Some Members of the Committee will no doubt have already listened with concern to one or two of the supposedly ethnic stations whose prime time is devoted to a diet of pop music which is already available from existing stations. I am aware that they provide ethnic material in off-peak hours, but at the time when the available audience is at its highest the hallmarks of diversity are sadly missing. My amendment will discourage the Radio Authority from further replicatory licensing and will establish clear guidelines for the expression of diversity that will benefit both listeners and radio companies alike. I beg to move.

Earl Ferrers

My noble friend's amendment is interesting. It goes a little too far to be acceptable as it stands but I have considerable sympathy with the underlying thought that the Radio Authority should have special regard to the extent to which new local radio services would genuinely add something new and enhance the diversity of choice for listeners.

The Bill already goes a long way towards meeting this objective. In particular, Clause 80 requires the authority to secure a range and diversity of local services offering a wide range of programmes calculated to appeal to a variety of tastes and interests. Clause 99 requires it in licensing local services to have regard to the extent to which the proposed service would cater for local interests; the extent to which it would broaden the range of programmes available locally; and the extent to which any application had local support.

Amendment No. 234A would go further by, in effect, enshrining local monopolies for particular types of local radio service. The Government believe that that would fetter competition too much. The Bill does not seek to protect local radio monopolies of any sort.

Nevertheless, I am prepared to consider whether there would be advantage in writing an extra provision into Clause 99 requiring the authority, in licensing local radio services, to have regard to the extent to which any proposed new local service would differ in character from local services already available in the area. The intention would be to reinforce the expectation that the authority should prefer applicants who seek to do more than merely replicate services which are already available. My only doubt, which I shall explore further, is whether Clause 99(c) already does all that is needed. However, if my noble friend is prepared not to press his amendment I shall be happy to take this question away for further consideration.

Lord Colwyn

I am grateful for those encouraging words from my noble friend. Of course I am delighted to withdraw my amendment and at a later date I look forward to hearing what he has in mind. I beg leave to withdraw my amendment.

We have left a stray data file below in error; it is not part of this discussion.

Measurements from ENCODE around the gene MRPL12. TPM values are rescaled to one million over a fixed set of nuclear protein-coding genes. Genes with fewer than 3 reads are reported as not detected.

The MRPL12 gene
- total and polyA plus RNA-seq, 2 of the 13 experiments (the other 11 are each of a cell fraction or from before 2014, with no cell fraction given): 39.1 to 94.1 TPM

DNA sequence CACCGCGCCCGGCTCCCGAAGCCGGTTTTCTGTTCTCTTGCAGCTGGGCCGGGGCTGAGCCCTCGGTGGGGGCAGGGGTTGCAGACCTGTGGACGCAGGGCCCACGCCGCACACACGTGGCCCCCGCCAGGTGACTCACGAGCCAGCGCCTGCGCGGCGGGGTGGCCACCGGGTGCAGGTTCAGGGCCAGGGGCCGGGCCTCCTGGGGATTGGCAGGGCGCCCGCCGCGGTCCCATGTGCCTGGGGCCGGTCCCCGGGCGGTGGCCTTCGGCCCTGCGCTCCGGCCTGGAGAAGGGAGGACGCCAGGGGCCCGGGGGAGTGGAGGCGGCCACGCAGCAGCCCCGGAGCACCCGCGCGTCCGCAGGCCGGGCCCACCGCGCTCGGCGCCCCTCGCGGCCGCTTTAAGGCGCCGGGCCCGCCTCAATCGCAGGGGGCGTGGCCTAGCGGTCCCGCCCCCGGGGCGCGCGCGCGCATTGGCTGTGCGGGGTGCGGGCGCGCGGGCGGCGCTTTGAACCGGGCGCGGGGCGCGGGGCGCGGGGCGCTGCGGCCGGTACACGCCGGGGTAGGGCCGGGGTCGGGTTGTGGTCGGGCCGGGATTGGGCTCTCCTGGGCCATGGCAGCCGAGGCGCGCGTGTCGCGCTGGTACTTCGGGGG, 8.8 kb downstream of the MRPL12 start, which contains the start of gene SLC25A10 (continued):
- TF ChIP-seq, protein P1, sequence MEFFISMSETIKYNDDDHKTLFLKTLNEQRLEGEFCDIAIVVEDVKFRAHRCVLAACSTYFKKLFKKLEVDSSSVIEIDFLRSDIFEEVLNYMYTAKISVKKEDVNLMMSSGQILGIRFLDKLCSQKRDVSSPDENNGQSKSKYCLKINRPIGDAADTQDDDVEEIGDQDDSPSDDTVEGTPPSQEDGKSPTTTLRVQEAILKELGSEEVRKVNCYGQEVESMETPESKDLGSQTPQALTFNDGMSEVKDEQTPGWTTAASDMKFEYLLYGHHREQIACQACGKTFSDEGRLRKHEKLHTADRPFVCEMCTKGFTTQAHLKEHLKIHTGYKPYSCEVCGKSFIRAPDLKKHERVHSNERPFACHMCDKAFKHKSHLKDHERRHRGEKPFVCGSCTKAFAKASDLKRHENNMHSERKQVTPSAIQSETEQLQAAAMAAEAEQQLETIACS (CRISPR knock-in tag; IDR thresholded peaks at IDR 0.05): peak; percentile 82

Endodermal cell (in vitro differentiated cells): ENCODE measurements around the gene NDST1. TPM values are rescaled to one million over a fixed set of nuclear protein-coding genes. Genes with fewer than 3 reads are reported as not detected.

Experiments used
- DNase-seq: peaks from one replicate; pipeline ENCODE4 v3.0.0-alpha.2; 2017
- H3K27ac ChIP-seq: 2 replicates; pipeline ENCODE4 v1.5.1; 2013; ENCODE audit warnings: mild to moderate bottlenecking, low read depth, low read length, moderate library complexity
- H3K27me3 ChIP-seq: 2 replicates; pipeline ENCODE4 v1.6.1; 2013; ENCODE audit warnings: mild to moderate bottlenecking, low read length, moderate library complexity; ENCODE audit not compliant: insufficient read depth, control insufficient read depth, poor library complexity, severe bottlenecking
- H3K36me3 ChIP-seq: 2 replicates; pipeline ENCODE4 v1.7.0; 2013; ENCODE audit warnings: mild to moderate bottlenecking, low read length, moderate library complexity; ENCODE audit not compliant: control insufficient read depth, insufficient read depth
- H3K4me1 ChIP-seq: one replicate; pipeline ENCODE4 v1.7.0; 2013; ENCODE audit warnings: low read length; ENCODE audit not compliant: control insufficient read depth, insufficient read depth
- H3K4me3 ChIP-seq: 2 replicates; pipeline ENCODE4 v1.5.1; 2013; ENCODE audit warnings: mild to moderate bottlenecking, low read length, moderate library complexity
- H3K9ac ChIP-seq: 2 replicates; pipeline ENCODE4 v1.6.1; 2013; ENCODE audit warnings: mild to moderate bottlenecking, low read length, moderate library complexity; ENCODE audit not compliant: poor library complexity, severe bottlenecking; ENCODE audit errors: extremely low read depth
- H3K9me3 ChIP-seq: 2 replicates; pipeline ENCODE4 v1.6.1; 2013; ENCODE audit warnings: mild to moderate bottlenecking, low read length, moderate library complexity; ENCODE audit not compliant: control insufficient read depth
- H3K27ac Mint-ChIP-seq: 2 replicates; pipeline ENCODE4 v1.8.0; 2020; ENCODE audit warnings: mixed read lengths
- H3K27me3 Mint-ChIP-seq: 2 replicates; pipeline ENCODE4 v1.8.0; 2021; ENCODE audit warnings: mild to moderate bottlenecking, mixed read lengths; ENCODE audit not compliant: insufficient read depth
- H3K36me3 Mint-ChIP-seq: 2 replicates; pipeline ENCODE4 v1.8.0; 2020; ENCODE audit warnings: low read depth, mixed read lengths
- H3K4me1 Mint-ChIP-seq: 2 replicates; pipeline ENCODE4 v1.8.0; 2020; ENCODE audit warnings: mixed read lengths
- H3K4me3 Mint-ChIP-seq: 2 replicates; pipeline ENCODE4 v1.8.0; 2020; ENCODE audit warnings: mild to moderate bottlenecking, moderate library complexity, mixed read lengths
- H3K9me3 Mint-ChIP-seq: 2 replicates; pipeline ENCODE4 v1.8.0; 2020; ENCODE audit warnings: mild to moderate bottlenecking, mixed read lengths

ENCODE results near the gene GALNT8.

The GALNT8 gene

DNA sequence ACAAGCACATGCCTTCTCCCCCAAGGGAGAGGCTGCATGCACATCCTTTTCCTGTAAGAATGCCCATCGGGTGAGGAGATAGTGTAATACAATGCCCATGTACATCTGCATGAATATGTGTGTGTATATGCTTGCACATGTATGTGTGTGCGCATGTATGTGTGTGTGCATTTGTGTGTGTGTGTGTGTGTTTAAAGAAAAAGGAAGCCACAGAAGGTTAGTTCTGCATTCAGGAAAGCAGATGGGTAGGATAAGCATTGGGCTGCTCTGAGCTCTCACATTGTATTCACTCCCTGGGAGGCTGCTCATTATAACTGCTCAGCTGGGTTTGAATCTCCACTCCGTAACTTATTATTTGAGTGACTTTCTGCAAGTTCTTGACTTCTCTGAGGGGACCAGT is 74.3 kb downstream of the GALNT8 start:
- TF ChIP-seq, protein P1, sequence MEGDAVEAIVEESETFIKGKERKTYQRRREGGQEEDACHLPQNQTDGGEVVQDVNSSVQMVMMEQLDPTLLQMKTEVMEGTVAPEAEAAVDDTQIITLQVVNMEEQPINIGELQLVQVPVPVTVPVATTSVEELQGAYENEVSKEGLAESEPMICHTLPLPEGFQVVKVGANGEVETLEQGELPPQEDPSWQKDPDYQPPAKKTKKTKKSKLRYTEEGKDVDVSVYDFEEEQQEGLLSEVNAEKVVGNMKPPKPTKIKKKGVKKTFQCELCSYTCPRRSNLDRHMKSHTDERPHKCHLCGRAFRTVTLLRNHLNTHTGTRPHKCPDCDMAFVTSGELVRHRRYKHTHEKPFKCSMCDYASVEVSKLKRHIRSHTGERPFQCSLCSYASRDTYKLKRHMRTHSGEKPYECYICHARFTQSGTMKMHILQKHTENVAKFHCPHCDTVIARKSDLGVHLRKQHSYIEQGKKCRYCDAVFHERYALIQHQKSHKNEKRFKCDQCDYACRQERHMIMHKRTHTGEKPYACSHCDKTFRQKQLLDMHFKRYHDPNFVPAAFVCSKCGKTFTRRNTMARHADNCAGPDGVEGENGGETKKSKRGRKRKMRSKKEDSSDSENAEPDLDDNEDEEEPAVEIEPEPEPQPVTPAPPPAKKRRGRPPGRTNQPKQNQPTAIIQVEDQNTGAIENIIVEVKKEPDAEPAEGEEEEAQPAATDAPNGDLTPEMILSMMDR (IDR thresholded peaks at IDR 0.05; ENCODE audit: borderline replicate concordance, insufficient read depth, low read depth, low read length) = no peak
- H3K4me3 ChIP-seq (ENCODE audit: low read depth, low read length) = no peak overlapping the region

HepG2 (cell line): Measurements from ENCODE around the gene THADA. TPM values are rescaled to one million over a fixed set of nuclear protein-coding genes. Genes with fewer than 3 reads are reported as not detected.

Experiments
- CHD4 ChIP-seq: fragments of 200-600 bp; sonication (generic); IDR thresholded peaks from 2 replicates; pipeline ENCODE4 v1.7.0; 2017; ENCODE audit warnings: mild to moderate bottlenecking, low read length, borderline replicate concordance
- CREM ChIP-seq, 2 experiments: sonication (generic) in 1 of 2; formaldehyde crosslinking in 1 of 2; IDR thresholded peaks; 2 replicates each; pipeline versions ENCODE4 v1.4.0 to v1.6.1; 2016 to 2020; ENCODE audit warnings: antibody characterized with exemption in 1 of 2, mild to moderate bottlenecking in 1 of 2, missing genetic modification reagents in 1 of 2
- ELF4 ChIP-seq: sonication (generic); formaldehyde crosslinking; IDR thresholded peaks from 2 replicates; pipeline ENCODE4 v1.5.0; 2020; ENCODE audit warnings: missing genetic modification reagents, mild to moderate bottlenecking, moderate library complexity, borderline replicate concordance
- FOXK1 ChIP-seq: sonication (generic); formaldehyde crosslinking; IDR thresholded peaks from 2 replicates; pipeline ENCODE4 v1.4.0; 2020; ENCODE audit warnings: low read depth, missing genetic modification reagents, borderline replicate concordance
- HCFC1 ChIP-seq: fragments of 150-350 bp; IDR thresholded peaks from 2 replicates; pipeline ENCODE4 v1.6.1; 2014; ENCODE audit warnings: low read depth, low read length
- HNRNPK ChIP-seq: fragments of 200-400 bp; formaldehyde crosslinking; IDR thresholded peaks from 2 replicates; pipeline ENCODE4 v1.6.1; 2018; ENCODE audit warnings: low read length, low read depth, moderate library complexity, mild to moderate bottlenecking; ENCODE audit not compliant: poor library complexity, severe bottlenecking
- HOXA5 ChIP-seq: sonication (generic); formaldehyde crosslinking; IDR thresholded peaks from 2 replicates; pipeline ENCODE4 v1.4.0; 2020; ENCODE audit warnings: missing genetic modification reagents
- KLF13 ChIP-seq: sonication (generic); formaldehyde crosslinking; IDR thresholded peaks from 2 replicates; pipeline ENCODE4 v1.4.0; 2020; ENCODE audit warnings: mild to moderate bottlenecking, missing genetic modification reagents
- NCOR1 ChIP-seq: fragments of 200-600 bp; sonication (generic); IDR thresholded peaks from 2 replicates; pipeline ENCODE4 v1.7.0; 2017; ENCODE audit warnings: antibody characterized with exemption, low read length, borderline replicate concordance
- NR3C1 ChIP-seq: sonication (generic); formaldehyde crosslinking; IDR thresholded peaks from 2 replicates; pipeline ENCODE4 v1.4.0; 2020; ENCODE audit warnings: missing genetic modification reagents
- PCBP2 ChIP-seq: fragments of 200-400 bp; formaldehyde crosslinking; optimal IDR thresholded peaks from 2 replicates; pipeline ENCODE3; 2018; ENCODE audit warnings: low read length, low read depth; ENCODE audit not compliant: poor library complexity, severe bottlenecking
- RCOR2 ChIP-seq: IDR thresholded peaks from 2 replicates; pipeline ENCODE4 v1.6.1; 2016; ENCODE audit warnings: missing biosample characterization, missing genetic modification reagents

Amendment, by leave, withdrawn.

Clause 80 agreed to.

8.45 p.m.

Clause 81 [Licences under Part III]:

Viscount Ullswater moved Amendment No. 234B: Page 68, line 15, leave out ("an additional service,") and insert ("additional services,").

The noble Viscount said: I spoke to this amendment with Amendment No. 196B. I beg to move.

On Question, amendment agreed to.

Clause 81, as amended, agreed to.

Clause 82 [General licence conditions]:

Lord Thomson of Monifieth moved Amendment No. 235:

Page 69, line 7, at end insert: ("( ) conditions requiring licence holders to contribute to a scheme to meet transmission costs.").

The noble Lord said: This amendment refers to the cost of transmitters for local radio stations. One of the basic problems about terrestrial broadcasting services, whether radio or television, is that on the one hand they have to be economically viable but on the other hand they have to meet a public service obligation to the listeners or viewers.

The provision of transmitters can be extremely uneven in cost. Television can cover the whole of Greater London and its 10 million or 12 million people with one transmitter situated on Sydenham Hill. However, to provide a television service for the north east of Scotland, about 74 transmitters are necessary. The same applies to local radio. There is therefore a problem of survival for a number of existing rural local radio stations under the economic regime proposed in the Bill for the transmission system for local radio. There is also a problem about encouraging further spread and filling in the many gaps in the rural map in terms of local radio services.